1: Small Leak Of Brake Fluid At Parking Spot:
A brake fluid leak can be dangerous for any vehicle. Brake fluid leaks diminish the working pressure of the hydraulic braking system and can adversely affect brake performance. As fluid leaks out, the available fluid in the master cylinder reservoir is reduced, and eventually the brakes will no longer cease to function.
If you suspect your brakes are leaking, there are a few things that you should do to make sure that your brakes will continue to function safely. You need to locate the leak to investigate it for further repair. In any case, a brake fluid leak should be addressed and repaired immediately to ensure that the vehicle is safe to drive
2. A Low Or Spongy Brake Pedal:
A brake pedal that is functioning optimally should feel firm, as if it has a tight hold on the brakes. A “soft,” or “spongy,” brake pedal describes a situation when the brake pedal does not have that firmness. When this occurs, you are placing yourself and your passengers in a potentially unsafe situation.
One of the most common causes of a spongy brake pedal is a brake line leak. When brake fluid leaks out of holes in the lines, the fluid levels become too low to apply adequate force to the brake pads. This makes the brake pedal feel soft underfoot with little to no resistance.
Some of the main causes of fluid leakage include damage from road debris, corrosion from adverse weather or simple wear and tear. Sometimes leaks will be immediately obvious; other times, they’ll only be visible under close inspection. Many drivers are first alerted to a fluid leak by their brake warning light.
If you do have a leak in your brake lines, it’s important to have them repaired or replaced immediately. If all your brake fluid leaks out from the holes, your car won’t be able to stop. Once the brake lines are fixed, a simple fluid top up will have your brake system in working order again.
3. A Brake Pedal That Is Harder Than Usual:
Vacuum – or really lack of vacuum pressure – is the most common cause of a hard brake pedal, and therefore the first thing to look at when a hard pedal is present. Any brake booster (whether from Master Power or any other supplier) needs a vacuum source to operate. In gasoline-powered cars, the engine provides a partial vacuum suitable for the brakes’ power booster. The booster requires 18” of vacuum to operate at full efficiency. Without the proper vacuum level, a brake booster will get a progressively harder pedal and eventually end up at a point where you feel like you are pushing against a wall. Your brake system’s booster works by a series of diaphragms inside the booster and air on both sides of the diaphragm. An improper amount of vacuum creates a scenario where the diaphragms can’t move the pushrod into the master cylinder. When this happens, the pedal gets harder. If sufficient vacuum isn’t being supplied within the booster, you may have to consider installing an electric vacuum pump, or canister depending on how far below 18-inches the vacuum pressure has dropped.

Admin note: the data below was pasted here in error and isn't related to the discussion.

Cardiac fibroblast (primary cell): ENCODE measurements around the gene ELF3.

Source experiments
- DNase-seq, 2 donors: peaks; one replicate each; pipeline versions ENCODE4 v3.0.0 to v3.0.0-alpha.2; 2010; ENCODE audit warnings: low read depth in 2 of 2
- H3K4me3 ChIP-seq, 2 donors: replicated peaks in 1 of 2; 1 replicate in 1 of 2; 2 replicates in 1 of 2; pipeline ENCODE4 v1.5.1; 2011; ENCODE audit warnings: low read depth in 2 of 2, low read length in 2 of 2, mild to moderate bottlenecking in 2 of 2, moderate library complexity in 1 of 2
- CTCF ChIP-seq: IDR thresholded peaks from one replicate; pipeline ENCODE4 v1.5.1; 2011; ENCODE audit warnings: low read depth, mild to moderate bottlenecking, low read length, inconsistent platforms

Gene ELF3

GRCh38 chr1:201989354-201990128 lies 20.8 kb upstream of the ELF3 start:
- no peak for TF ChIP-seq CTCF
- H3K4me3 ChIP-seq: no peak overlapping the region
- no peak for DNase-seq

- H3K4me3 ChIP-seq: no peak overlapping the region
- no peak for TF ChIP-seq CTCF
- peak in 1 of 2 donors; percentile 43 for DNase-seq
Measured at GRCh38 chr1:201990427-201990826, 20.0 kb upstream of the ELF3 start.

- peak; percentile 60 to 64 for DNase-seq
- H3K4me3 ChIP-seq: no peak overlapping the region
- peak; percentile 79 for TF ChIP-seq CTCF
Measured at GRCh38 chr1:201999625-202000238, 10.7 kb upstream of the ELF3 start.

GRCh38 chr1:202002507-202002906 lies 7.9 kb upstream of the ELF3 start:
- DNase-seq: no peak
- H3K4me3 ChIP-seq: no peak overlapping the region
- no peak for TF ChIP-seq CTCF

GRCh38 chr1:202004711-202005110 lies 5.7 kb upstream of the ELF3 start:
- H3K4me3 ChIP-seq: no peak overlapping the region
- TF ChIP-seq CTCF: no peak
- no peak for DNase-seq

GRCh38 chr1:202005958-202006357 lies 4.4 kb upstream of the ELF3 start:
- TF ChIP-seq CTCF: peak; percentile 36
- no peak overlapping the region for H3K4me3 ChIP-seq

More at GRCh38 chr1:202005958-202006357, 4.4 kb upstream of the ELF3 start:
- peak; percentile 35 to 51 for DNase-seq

4. A Shaking Brake Pedal:
The most common reason for a car to shake is related to tires. If the tires are out of balance then the steering wheel can shake. This shaking starts at around 50-55 miles per hour (mph). It gets worse around 60 mph but starts to get better at high speeds.Sometimes brake rotors can be the cause of shaking. If your steering wheel shakes while you are braking then the problem could be caused by “out of round” brake rotors. This vibration can also be felt through your brake pedal.Another common problem that can cause shaking is when a brake caliper sticks on. When this happens you will experience a vibration through the steering wheel starting at 45 to 50 miles per hour. It will get very bad the faster you go, and you will also smell a burning odor when you stop.
The good news is that these problems are easily avoided or corrected.
The tire problem can be avoided by purchasing good quality tires and by having all of the tires carefully inspected when your car goes in for preventative maintenance service.
The brake problem can be avoided by including brake caliper service when your brakes are due for maintenance. This is particularly important for vehicles that have over 75,000 miles on them. And, like your tires, have all of your brake pads inspected as part of a regularly scheduled preventive maintenance program.
In fact, by sticking to your manufacturer’s scheduled maintenance program, you can avoid or predict these problems. Normally, the brake and tire inspections are performed when you have an oil change.
5. An Emergency Brake Light That Says “on” On The Instrumental Panel:
Any pressure on the parking brake cable will cause the light to stay on . parking brake Not Disengaging: Sometimes the trouble isn’t with the switch or the cables, but with the parking brake itself. If the brake does not disengage when the handle is lowered, the warning light will stay on in the dash.
Most vehicles have a sensor that tells the car or truck when the parking brake is on. If you don’t take your parking brake it all the way off, your vehicle will think that it is still engaged and warn you when you try to drive away.
Vehicle have this inbuilt warning because if you drive with your parking brake on, it will wear down the lining of the brake shoes and make them go bad prematurely. Many newer cars have a separate warning for the parking brake and the rest of the braking system.